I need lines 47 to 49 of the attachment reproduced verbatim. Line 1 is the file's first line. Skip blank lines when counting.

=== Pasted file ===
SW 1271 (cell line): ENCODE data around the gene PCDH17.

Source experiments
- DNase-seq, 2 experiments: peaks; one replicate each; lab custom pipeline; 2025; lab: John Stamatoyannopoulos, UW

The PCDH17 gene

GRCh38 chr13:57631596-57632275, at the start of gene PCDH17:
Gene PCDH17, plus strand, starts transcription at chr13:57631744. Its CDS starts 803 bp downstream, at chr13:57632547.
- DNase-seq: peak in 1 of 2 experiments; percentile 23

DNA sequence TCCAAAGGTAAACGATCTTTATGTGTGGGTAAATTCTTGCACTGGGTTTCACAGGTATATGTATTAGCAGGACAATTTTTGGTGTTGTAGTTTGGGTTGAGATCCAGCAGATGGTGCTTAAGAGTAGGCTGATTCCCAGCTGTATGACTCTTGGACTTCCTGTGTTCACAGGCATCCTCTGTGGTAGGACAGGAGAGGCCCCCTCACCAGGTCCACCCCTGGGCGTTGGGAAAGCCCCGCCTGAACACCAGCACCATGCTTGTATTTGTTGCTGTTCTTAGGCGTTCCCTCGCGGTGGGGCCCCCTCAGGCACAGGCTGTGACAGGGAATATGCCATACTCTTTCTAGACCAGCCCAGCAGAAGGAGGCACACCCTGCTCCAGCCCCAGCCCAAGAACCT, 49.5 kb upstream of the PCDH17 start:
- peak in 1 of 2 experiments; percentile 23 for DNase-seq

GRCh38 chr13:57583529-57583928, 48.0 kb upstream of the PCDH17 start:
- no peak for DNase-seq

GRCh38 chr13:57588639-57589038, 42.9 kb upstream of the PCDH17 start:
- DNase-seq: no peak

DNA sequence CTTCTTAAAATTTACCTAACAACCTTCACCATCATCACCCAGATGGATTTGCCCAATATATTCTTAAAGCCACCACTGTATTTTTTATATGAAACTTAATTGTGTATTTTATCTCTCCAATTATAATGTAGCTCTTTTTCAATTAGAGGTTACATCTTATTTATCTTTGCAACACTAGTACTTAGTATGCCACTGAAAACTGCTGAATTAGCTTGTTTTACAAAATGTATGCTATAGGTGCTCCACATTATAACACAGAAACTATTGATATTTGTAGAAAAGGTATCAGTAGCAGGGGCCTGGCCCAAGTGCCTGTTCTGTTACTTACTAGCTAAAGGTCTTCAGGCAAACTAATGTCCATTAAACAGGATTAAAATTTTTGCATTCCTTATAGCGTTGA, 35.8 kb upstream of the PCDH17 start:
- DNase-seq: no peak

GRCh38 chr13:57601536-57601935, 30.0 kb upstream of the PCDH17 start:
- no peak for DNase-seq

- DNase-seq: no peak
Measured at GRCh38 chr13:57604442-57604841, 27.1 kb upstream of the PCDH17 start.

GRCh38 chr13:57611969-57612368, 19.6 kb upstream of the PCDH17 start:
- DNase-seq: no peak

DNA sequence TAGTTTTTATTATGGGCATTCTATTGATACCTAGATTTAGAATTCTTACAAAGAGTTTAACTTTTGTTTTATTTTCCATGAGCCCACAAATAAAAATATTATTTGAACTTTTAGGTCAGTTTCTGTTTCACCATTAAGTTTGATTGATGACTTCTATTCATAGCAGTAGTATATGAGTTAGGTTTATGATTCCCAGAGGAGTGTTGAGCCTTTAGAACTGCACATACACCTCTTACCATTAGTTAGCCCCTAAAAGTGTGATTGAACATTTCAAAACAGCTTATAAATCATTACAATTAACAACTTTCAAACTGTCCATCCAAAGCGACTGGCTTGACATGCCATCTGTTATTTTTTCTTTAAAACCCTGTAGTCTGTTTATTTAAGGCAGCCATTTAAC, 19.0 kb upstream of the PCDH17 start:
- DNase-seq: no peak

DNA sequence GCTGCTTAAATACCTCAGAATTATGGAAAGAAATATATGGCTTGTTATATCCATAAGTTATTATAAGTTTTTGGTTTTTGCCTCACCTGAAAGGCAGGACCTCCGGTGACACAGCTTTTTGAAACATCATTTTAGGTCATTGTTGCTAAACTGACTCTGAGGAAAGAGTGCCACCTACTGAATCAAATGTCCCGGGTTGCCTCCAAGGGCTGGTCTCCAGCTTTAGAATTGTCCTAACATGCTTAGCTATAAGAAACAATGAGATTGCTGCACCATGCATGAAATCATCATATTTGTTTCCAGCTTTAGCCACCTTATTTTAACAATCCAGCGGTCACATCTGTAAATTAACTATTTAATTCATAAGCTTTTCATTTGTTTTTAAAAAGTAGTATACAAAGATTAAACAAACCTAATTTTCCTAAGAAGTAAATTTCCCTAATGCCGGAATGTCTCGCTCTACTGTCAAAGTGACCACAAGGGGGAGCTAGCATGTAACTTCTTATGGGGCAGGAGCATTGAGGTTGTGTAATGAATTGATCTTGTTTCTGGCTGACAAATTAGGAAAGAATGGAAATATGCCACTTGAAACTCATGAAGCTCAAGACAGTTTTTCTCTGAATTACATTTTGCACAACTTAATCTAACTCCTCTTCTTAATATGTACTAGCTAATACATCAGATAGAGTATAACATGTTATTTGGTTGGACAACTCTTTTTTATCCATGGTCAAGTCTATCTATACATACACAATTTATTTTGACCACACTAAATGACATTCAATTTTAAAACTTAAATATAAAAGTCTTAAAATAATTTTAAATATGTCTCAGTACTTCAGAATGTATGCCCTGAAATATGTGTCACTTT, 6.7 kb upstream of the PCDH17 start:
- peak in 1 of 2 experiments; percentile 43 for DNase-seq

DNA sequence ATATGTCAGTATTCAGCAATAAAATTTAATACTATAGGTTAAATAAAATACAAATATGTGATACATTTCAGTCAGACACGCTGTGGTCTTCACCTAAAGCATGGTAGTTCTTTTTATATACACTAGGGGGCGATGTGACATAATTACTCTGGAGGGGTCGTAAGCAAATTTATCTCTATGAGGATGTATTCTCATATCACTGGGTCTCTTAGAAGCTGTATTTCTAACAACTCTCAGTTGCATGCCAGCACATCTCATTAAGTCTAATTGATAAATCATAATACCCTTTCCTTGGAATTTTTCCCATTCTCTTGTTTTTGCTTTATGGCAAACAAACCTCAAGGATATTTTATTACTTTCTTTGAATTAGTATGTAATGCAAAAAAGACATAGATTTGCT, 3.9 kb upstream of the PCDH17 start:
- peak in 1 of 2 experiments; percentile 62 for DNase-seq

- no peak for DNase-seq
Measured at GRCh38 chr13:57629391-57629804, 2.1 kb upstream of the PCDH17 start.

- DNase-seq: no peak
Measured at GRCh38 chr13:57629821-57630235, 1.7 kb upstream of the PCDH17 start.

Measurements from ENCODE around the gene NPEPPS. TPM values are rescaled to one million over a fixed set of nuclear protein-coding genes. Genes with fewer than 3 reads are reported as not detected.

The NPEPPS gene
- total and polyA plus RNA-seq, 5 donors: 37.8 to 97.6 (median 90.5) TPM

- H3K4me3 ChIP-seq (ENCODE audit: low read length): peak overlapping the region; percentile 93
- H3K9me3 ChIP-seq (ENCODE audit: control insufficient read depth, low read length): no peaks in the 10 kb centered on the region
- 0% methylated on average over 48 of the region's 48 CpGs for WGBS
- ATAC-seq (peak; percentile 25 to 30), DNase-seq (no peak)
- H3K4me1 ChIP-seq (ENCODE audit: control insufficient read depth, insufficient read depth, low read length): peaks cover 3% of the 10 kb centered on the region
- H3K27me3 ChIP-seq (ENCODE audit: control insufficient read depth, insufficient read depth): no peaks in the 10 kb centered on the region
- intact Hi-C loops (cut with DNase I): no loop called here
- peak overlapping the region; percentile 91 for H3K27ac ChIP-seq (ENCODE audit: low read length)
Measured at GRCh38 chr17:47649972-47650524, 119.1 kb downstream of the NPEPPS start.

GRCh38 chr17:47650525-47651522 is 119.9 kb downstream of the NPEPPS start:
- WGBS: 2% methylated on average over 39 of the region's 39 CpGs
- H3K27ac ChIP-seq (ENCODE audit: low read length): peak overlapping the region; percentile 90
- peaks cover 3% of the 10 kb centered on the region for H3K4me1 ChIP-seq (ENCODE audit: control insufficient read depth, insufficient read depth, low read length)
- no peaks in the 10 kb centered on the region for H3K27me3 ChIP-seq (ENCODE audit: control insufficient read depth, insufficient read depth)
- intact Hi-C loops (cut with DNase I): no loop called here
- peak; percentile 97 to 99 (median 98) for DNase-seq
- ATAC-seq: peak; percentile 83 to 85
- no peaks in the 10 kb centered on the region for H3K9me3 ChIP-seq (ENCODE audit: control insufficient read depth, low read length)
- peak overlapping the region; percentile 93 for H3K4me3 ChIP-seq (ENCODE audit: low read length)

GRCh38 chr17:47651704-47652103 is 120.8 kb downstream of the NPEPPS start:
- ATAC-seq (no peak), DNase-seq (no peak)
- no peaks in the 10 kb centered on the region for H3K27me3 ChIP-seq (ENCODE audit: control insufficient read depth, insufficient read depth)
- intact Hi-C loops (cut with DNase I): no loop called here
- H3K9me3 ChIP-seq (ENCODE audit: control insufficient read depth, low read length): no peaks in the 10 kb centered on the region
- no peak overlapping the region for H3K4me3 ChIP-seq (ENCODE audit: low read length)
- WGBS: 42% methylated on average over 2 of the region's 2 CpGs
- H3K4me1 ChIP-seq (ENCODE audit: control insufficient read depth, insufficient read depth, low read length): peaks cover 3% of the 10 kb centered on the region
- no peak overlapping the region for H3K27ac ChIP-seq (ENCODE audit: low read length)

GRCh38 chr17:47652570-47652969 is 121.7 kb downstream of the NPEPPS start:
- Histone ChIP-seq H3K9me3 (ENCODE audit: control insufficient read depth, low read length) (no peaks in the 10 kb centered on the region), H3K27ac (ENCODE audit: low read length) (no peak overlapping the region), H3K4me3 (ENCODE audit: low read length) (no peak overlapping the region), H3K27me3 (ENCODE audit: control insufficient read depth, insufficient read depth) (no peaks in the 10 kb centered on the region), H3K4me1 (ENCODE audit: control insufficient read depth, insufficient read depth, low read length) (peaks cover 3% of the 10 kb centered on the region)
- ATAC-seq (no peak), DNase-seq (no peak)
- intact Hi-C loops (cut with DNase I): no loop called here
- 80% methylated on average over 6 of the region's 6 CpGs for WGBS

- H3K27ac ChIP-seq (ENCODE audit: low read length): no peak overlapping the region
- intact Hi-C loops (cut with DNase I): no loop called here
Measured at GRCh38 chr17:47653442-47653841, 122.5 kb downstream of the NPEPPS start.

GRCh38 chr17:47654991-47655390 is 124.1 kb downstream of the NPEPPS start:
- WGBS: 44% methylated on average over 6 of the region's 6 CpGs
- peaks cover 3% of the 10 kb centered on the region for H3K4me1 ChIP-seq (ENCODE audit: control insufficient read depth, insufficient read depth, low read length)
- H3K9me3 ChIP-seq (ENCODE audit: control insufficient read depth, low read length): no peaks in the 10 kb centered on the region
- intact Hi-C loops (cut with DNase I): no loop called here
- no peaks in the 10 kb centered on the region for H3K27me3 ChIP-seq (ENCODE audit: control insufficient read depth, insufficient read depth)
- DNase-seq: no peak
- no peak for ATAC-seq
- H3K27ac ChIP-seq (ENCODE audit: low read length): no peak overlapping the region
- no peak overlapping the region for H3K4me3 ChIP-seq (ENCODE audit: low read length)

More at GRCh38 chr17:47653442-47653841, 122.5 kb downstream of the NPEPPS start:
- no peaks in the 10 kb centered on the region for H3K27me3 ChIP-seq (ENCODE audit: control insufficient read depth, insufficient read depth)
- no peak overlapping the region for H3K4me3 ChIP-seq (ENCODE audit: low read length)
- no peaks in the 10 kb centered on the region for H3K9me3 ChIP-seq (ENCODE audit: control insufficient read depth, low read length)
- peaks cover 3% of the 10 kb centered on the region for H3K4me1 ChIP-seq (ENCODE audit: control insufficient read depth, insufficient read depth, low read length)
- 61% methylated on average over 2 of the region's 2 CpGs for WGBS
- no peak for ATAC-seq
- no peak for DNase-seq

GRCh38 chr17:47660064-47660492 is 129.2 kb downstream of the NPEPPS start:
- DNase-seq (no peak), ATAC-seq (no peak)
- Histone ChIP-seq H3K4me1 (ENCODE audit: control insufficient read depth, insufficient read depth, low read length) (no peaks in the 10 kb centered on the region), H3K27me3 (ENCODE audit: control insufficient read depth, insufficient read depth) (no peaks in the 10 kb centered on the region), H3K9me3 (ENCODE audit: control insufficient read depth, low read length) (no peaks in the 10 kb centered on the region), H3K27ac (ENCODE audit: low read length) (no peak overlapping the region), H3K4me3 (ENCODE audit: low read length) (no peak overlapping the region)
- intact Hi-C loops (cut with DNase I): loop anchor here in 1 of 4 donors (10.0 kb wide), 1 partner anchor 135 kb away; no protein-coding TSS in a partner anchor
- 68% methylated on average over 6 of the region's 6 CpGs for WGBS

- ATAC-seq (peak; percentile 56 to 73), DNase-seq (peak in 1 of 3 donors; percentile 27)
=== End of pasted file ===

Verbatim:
- peaks cover 3% of the 10 kb centered on the region for H3K4me1 ChIP-seq (ENCODE audit: control insufficient read depth, insufficient read depth, low read length)
- no peaks in the 10 kb centered on the region for H3K27me3 ChIP-seq (ENCODE audit: control insufficient read depth, insufficient read depth)
- intact Hi-C loops (cut with DNase I): no loop called here